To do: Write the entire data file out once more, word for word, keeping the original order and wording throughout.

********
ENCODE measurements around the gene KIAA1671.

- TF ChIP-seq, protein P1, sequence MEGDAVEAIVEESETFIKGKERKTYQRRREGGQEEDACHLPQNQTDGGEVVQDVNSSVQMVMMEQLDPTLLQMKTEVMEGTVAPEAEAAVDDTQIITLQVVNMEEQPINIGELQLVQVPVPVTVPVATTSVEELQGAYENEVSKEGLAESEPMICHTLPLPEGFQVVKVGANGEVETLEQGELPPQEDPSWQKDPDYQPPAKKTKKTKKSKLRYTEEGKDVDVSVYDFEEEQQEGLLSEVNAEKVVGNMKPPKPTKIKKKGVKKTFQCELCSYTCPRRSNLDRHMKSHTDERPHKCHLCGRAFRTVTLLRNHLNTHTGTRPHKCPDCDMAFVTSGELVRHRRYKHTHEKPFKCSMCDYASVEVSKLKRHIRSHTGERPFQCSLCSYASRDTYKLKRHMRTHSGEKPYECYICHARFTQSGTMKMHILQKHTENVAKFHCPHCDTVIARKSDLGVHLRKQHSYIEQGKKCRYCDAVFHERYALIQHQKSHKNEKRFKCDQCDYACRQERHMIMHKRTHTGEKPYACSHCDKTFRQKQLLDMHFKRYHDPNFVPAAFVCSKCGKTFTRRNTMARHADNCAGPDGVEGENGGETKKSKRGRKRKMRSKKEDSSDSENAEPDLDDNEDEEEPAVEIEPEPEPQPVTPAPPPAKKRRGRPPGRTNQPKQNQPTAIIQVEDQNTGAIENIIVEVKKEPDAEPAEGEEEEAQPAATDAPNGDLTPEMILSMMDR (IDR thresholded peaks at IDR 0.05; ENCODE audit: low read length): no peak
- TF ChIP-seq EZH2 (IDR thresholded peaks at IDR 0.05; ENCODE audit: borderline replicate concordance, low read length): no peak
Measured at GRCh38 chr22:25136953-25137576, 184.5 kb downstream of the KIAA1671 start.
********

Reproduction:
ENCODE measurements around the gene KIAA1671.

- TF ChIP-seq, protein P1, sequence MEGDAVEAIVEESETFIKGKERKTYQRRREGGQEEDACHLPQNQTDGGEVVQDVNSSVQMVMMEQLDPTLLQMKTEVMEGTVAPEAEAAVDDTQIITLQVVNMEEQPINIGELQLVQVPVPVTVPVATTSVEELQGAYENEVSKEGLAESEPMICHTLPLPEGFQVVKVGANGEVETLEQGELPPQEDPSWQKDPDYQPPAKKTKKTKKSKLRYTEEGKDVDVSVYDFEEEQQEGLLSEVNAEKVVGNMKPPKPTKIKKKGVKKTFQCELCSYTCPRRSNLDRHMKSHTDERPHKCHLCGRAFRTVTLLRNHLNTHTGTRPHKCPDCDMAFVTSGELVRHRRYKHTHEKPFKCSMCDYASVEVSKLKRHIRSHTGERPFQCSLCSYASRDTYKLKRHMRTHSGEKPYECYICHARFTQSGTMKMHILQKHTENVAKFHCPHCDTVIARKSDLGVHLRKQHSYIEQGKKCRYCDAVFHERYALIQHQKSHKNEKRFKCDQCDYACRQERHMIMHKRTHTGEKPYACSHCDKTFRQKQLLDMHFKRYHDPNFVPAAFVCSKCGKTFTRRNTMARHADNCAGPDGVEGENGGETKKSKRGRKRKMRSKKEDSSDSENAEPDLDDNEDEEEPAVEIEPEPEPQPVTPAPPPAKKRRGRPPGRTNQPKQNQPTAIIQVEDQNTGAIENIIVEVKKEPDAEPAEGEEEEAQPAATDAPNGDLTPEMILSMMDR (IDR thresholded peaks at IDR 0.05; ENCODE audit: low read length): no peak
- TF ChIP-seq EZH2 (IDR thresholded peaks at IDR 0.05; ENCODE audit: borderline replicate concordance, low read length): no peak
Measured at GRCh38 chr22:25136953-25137576, 184.5 kb downstream of the KIAA1671 start.